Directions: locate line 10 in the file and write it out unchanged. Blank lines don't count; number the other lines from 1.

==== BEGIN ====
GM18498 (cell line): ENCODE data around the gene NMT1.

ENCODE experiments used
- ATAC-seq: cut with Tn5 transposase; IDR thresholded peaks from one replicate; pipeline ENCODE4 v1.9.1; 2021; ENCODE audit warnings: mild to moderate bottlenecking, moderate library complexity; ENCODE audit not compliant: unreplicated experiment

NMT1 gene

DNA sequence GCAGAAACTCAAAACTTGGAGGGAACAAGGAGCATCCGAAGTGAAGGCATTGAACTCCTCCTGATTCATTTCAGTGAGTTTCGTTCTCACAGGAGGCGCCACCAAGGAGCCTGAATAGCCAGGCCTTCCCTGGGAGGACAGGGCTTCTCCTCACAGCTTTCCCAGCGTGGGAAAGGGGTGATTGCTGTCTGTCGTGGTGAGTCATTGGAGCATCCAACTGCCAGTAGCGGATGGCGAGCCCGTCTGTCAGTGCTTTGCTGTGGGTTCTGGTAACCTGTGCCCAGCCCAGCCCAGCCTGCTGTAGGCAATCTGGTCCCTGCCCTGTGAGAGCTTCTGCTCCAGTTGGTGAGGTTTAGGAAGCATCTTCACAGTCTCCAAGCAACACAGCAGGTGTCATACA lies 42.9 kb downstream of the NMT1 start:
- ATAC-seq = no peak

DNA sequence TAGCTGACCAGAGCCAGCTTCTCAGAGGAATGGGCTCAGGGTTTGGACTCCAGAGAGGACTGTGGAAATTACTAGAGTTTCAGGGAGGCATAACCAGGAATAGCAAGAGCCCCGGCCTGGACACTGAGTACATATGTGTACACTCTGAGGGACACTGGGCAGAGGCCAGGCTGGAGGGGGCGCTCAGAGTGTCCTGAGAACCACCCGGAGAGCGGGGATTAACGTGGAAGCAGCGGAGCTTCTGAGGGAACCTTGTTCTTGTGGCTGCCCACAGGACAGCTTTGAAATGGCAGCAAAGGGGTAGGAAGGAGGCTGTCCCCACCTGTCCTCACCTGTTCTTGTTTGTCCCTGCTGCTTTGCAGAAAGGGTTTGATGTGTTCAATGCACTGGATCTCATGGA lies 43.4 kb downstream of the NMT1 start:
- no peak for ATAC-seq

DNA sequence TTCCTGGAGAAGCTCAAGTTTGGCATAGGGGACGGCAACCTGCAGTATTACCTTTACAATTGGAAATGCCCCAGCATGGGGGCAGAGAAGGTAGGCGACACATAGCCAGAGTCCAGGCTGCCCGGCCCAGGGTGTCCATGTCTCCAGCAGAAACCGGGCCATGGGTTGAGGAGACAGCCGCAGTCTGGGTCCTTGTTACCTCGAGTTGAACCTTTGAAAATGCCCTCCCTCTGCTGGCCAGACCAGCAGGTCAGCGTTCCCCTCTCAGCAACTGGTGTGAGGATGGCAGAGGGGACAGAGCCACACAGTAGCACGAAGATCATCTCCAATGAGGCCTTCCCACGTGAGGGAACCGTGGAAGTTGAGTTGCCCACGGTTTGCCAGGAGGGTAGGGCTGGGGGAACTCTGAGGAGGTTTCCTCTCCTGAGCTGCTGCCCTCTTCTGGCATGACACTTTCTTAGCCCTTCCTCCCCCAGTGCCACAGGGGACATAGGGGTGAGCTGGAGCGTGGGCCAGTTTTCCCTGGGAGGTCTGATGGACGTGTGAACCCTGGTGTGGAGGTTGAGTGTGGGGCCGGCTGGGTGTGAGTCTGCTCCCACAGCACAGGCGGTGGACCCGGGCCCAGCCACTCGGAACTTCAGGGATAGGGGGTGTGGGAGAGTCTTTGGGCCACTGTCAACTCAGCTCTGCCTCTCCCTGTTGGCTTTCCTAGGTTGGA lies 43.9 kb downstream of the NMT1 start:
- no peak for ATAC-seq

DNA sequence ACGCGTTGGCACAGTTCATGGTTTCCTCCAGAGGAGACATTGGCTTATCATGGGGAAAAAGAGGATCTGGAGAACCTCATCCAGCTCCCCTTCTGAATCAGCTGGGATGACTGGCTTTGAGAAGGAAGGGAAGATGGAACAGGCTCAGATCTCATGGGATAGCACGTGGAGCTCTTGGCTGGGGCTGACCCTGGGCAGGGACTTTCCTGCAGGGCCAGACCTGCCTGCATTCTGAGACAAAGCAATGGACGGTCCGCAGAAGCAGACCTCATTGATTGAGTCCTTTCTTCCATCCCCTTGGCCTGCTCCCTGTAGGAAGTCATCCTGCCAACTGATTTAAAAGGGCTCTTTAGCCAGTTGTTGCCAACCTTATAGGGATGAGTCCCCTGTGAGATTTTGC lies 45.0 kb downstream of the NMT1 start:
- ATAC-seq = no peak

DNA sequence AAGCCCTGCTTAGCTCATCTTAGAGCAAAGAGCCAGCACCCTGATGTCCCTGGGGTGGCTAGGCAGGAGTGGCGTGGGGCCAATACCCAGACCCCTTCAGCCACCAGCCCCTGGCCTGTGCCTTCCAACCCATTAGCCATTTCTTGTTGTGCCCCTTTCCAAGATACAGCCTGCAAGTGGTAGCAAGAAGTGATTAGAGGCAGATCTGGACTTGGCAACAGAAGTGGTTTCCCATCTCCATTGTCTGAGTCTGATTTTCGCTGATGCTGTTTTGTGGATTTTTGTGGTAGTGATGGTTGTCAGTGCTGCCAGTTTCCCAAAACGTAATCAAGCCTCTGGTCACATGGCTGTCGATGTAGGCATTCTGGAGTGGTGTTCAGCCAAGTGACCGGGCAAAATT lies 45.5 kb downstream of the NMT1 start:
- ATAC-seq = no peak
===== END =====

- no peak for ATAC-seq